Group travel marketplace TourRadar has increased its bookable multi-day tour inventory by five times — to 20,000.

The Vienna-based startup claims that no other company makes as many multi-day tours bookable within a consumer platform in a method similar to consumer marketplace Viator has long done with single-day.

Stepping up with a step-change

Founded in 2010, TourRadar is best known for its consumer-facing web and mobile booking service whose inventory is supplied by more than 250 multi­-day tour operators globally.

Until recently, all of its trips were “on-request”, where the traveler submits an email enquiry to the tour operators and then has to go back-and-forth directly to complete a booking, including payment either by wire transfer or via PayPal or credit card.

In November 2013, TourRadar launched its booking engine and began acting as an agent for operators like Intrepid and G Adventures.

That meant that, as of last winter, 4,000 tours were bookable over its platform in the same manner as, say, Viator.

Two weeks ago, it added 16,000 tours bookable. It did this via a similar model to how Airbnb does it for accommodation… TourRadar acts as the “trusted platform” between the tour operators and the consumers.

In other words, TourRadar manages the credit card hand-over, as an option for tour operators. It will hold their money until the tour has departed before it pays the tour operator.

It claims that its just-installed payment and messaging platform, which connects small and medium tour 
operators with travelers, has increased sales of “up to 350%” among its beta testing tour operators.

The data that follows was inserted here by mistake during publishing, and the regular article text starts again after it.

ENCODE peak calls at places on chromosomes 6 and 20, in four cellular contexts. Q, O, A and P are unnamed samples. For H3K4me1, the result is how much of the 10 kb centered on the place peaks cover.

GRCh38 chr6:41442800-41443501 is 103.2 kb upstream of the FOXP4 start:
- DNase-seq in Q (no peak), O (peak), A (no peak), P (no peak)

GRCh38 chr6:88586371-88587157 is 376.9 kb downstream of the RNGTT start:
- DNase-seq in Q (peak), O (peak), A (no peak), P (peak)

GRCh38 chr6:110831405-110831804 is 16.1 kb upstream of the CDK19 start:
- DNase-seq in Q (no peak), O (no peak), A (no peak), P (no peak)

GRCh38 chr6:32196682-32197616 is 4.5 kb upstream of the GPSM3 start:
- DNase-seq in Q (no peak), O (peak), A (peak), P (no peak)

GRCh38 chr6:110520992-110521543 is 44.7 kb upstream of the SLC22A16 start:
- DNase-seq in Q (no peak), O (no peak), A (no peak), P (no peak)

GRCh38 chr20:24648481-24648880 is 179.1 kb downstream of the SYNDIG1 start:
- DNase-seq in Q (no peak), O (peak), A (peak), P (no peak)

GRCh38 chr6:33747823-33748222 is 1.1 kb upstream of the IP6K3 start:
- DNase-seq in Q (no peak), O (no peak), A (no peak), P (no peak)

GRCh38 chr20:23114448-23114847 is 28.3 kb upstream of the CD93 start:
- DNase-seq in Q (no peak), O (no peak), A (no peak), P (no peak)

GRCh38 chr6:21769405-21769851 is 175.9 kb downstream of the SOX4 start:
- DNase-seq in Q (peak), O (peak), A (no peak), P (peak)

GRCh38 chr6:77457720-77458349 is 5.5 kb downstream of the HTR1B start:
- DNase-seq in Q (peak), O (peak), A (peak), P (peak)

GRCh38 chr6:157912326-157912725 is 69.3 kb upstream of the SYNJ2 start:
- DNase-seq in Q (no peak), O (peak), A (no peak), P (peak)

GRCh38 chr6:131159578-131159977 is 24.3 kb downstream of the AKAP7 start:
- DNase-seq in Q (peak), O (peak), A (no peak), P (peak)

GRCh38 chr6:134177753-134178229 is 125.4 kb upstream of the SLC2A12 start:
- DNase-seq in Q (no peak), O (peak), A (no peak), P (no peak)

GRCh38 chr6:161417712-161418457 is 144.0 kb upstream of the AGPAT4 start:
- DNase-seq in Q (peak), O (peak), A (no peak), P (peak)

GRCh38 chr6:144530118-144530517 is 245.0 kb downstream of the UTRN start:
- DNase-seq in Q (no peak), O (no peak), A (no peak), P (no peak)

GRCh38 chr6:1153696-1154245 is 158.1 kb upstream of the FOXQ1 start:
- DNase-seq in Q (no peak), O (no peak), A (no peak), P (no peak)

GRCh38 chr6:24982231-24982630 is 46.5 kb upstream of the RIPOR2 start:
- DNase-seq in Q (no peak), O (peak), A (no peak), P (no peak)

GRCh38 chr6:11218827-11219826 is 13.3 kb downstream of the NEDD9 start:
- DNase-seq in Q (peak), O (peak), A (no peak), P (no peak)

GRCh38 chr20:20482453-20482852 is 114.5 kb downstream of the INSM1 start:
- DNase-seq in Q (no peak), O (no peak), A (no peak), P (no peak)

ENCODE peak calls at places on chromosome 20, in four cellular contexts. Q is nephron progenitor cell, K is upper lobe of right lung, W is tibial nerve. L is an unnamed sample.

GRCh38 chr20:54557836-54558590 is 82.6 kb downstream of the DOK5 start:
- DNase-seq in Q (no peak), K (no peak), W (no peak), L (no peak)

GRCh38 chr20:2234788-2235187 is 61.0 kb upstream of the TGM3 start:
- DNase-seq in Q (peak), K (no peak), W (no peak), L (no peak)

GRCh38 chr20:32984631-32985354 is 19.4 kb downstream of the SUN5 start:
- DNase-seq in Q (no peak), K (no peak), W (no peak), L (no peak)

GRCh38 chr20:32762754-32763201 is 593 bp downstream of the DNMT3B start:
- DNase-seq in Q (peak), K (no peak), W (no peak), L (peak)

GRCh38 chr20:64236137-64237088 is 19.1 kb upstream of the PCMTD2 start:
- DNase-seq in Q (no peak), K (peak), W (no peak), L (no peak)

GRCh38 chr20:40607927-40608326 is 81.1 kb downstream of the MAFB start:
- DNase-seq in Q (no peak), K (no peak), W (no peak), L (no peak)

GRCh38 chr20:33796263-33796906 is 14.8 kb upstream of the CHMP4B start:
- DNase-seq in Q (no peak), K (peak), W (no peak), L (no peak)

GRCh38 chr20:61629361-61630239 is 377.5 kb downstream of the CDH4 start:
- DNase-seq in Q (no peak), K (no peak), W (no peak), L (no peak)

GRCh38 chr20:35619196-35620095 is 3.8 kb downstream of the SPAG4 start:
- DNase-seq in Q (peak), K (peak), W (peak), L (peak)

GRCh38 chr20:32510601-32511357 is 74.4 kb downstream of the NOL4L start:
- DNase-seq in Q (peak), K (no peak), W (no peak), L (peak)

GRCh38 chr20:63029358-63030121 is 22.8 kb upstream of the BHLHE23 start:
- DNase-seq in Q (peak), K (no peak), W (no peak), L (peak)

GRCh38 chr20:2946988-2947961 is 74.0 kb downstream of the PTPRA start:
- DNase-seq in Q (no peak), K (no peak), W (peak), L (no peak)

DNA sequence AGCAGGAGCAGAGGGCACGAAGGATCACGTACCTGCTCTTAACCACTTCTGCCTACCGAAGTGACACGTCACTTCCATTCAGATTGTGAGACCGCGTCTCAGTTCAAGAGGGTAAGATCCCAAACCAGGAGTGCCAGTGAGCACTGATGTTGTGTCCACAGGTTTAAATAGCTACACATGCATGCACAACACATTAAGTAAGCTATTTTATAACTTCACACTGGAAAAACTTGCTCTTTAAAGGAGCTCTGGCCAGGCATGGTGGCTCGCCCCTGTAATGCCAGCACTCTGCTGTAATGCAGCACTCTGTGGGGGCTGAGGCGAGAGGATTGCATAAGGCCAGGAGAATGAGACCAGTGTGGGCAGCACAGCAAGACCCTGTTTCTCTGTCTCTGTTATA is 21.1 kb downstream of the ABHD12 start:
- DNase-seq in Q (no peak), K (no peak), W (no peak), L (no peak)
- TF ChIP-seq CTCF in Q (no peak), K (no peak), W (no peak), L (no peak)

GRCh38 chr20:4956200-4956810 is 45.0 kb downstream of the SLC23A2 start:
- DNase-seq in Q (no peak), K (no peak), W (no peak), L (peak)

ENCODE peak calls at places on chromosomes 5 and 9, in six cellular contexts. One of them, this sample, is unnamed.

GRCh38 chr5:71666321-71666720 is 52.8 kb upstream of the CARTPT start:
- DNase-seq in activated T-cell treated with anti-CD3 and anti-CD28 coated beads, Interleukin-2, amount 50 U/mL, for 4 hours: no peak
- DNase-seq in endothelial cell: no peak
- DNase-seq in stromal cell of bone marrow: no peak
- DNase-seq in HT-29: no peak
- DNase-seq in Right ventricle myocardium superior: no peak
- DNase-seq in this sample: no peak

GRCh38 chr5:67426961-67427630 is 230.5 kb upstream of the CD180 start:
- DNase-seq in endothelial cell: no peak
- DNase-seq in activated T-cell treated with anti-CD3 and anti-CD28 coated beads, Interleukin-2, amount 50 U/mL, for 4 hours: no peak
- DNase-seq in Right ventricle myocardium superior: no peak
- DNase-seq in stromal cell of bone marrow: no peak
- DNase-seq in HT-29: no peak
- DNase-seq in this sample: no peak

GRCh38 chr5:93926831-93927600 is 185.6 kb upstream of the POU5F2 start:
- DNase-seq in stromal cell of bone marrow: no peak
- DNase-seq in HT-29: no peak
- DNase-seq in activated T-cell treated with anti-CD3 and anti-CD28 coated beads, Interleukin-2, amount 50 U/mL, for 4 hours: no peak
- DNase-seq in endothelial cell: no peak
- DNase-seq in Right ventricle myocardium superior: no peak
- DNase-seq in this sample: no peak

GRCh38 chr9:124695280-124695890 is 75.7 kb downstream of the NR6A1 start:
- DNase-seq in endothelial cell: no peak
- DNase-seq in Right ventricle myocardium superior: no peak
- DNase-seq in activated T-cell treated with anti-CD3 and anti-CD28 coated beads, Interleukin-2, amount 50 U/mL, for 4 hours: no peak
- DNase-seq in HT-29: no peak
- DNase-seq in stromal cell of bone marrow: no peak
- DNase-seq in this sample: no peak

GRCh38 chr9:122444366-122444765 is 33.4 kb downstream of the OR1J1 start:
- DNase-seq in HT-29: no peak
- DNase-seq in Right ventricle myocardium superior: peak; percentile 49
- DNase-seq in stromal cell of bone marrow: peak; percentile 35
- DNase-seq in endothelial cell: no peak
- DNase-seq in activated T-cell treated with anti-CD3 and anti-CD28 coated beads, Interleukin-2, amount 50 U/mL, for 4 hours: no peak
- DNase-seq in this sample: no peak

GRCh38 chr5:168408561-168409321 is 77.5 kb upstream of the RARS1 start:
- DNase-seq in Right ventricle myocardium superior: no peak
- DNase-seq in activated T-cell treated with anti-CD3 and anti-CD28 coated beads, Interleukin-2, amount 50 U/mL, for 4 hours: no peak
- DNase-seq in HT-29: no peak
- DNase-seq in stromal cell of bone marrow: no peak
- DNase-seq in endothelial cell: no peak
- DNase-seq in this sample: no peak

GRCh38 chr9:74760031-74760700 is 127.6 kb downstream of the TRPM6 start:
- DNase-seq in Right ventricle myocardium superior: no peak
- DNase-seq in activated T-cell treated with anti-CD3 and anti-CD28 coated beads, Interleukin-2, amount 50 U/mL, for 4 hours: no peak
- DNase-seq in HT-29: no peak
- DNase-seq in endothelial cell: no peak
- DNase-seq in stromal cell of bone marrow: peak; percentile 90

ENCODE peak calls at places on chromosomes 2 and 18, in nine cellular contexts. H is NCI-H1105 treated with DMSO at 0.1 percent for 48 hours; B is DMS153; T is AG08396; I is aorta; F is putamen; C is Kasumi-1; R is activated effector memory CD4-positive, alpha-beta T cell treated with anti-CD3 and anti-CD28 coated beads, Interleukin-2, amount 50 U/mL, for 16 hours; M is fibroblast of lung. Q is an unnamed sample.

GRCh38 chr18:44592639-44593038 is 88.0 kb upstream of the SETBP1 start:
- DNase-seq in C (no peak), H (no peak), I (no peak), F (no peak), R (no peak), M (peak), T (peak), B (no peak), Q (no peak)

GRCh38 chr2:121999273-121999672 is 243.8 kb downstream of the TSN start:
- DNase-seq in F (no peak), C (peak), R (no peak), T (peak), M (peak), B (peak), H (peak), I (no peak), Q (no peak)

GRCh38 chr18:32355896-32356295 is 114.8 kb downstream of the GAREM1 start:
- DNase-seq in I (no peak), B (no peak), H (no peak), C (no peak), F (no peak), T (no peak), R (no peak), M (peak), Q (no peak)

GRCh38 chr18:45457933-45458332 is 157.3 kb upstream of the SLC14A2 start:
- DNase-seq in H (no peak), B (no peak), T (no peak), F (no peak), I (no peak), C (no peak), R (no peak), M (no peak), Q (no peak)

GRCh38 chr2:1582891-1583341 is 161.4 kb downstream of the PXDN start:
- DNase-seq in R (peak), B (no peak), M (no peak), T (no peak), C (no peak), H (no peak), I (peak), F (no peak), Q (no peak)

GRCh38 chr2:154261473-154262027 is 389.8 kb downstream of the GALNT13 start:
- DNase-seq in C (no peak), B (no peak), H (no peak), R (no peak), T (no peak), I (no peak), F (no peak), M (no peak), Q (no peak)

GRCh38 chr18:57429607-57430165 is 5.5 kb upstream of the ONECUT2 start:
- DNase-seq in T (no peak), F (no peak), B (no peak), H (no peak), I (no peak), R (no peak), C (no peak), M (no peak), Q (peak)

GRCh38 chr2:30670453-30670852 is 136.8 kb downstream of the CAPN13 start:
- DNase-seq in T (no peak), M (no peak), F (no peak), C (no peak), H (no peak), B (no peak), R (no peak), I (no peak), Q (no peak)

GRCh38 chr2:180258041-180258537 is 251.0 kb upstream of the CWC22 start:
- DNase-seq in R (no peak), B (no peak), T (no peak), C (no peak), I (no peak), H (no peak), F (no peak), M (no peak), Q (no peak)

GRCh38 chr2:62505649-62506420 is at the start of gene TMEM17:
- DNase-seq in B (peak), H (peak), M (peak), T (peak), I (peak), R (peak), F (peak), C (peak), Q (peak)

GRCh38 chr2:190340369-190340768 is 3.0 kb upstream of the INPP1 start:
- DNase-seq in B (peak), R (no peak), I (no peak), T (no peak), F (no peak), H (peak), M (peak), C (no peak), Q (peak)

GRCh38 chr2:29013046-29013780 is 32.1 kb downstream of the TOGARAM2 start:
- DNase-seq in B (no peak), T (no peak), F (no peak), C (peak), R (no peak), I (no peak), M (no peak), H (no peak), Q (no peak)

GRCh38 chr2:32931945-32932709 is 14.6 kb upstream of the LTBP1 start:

Expanding ambition

Travis Pittman, TourRadar’s CEO, told Tnooz that his company’s next goal is to vet and work through its waiting list of 300 operators. He adds that the company is accepting new operator applications. We interviewed Pittman about his overall news:

TourRadar has focused on the multi-day category. Are planning to get into single-day?

Single day tours? No plans. Viator and GYG can continue battling out in that space.

I’m seeing many single-day tours on TourRadar, such as this afternoon tour of Barcelona. Is that new?

We have listed a small amount of day tour products since we began, but that is totally not our focus, many of our partners who provide multi-day product, usually have day tours too.

The multi-day category is less popular with investors and acquirers right now in comparison with single-day tours-and-activities. Witness the recent TripAdvisor acquisition of single-day tour seller Viator for $200 million and the huge investment rounds in GetYourGuide. Why bother with a niche in a niche?

I would hardly call it a niche of a niche….

Multi-day tours typically have a ticket value of $2,000. The growth in this sector (particularly in adventure travel, which has seen a 65%-a-year growth rate since 2008 or so), as well as the high basket sizes makes it a niche we strongly believe in.

But single day is where it’s going to be at for a while, right?

Whilst the previous/current investor activity has been around single day, mainstream style products – we know the size and market opportunity of the multi-day sector is one worth pursuing. We want TourRadar to be the platform that proves this is a valid market by leading from the front.

Technology provider to tour companies

TourRadar says that tour operators can provide their trip details, departure dates and prices via the a few integration methods, such as in real-time via reservation platforms such as TourCMS, read XML or read/write API, or its extranet.

MEANWHILE, ELSEWHERE IN TOURS AND ACTIVITIES: Sydney-based Rezdy, a global tour operator software provider, said last week that it is building partnerships with online distribution channels in an effort to connect their customers to more online opportunities.

EARLIER: Auf wiedersehen, GetYourGuide – TripAdvisor starts trimming suppliers of tours and activities

Original author: Sean O’Neill